A federal judge in Pittsburgh has granted a preliminary injunction to a Christian college that objects to certain provisions of Obamacare, which could require it to include female contraceptives, like Plan B, in the health care coverage it makes available to students.
U.S. District Judge Joy Flowers Conti of the Western District of Pennsylvania granted the injunction just over a month before the start of the health care plan year August 1. If the court didn't grant the injunction by today, June 20 — the deadline for its health insurance carrier — Geneva College wouldn't have contracted for a student health-insurance plan, Conti said. She issued her opinion two days ahead of that date.
August 1 is also the date on which new guidelines regarding what religious organizations can be exempt from the contraceptive requirements of the Patient Protection and Affordable Care Act are slated to go into effect.
"Because Geneva objects to the proposed rules as they currently stand, the court will grant Geneva's motion, allowing it to continue the process of contracting for a student health plan for the 2013-14 plan year," Conti said in Geneva College v. Sebelius.
Gregory Baylor, of the Alliance Defending Freedom's Washington, D.C., office, who represented Geneva, recognized that the tight deadline faced by the college and the coincidence of the plan year's starting date being the same as the date on which the new rules are to take effect gave the court a sense of urgency that is absent in other similar cases. It is a function of those unique factual circumstances that led to what appears to be the first preliminary injunction to be issued for a nonprofit organization challenging the contraception provisions of the ACA, Baylor said, noting that more than 55 similar cases have been filed across the country and about 20 for-profit companies have gotten preliminary injunctions.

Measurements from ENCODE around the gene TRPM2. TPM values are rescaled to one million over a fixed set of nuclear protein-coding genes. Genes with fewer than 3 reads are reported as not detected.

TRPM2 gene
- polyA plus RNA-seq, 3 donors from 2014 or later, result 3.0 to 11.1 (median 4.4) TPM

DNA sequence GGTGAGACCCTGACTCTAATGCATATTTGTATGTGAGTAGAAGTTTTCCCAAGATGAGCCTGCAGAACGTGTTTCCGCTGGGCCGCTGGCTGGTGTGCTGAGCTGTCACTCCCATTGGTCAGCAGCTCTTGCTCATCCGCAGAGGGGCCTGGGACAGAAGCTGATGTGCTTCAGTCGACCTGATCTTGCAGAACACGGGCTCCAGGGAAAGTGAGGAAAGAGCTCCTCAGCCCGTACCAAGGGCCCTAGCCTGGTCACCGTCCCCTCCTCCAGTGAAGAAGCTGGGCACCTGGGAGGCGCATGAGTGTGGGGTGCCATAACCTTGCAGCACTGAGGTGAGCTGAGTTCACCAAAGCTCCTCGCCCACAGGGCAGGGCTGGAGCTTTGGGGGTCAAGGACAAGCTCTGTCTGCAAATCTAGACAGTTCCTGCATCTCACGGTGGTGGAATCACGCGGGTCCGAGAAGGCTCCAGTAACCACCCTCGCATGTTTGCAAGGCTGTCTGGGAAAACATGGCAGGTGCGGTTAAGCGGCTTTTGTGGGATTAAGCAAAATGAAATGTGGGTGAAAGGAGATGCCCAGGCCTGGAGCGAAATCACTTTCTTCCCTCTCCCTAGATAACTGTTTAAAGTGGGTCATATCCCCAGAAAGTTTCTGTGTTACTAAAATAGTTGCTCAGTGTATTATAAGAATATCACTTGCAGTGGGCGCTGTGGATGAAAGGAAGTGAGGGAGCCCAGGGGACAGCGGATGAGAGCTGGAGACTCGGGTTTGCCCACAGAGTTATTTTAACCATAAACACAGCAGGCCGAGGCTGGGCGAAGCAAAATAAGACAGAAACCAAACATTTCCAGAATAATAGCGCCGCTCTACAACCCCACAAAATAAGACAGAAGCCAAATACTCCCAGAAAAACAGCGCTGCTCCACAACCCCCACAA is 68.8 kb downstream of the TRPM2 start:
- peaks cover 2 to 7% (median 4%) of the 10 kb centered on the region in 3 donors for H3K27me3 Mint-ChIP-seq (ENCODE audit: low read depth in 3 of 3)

Of Conti's opinion, Baylor said that he is "pleased that she clearly understood the logistical problem and the time problem the government was putting Geneva in."
Her recognition of those factors wasn't a surprise, Baylor said, since Conti cited similar reasoning when she agreed to reconsider her initial dismissal of Geneva in May — earlier in the spring, she had dismissed the school, finding that it didn't have standing.
"The crux of Geneva's concerns appear to be that the proposed rules do not moot the issues it raised in the complaint, and it must finalize its student health-insurance plan before August 1, 2013," Conti said in her opinion granting Geneva's motion for reconsideration, referring to the rules proposed in February that would ostensibly accommodate organizations like Geneva that don't fit the ACA's definition of a "religious employer," but still object to providing contraceptives on religious grounds.
The proposed rules suggest excluding from the mandate nonprofit organizations that describe themselves as being religious and oppose providing coverage for the contraceptive services required due to religious reasons as long as it self-certifies that it satisfies those three criteria, according to the opinion.
Geneva, located in Beaver Falls, Pa., was founded in 1848 by the Reformed Presbyterian Church of North America and maintains its original mission "to glorify God by educating and ministering to a diverse community of students in order to develop servant-leaders who will transform society for the kingdom of Christ," according to the opinion.
After looking to three U.S. Supreme Court cases for guidance, Conti held, "Under the proposed rules, Geneva is faced with having to choose between violating its deeply held religious beliefs and being forced to terminate its student health-insurance coverage, which it alleges also burdens its religious exercise."
If Geneva had to drop its student health-insurance option, it would be kept from fulfilling its religious desire to provide for the health of its students by offering them health insurance and it would suffer financial hardship because the lack of a plan would have an effect on its ability to recruit students and would lead to reduced enrollment, Conti said.
She concluded her analysis of Geneva's argument that it is facing a substantial burden by summarizing the school's contention that either way — whether it drops the student health-insurance option or provides the contraceptive coverage it objects to — it will have to betray its religious beliefs.
"This is a quintessential substantial burden, and Geneva demonstrated that it is likely to succeed on the merits with respect to the substantial-burden issue," Conti said.
Bradley Humphreys of the U.S. Department of Justice represented the U.S. government. The DOJ didn't respond to a request for comment.
(Copies of the 22-page opinion in Geneva College v. Sebelius, PICS No. 13-1342, are available from The Legal Intelligencer. Please call the Pennsylvania Instant Case Service at 800-276-PICS to order or for information.) •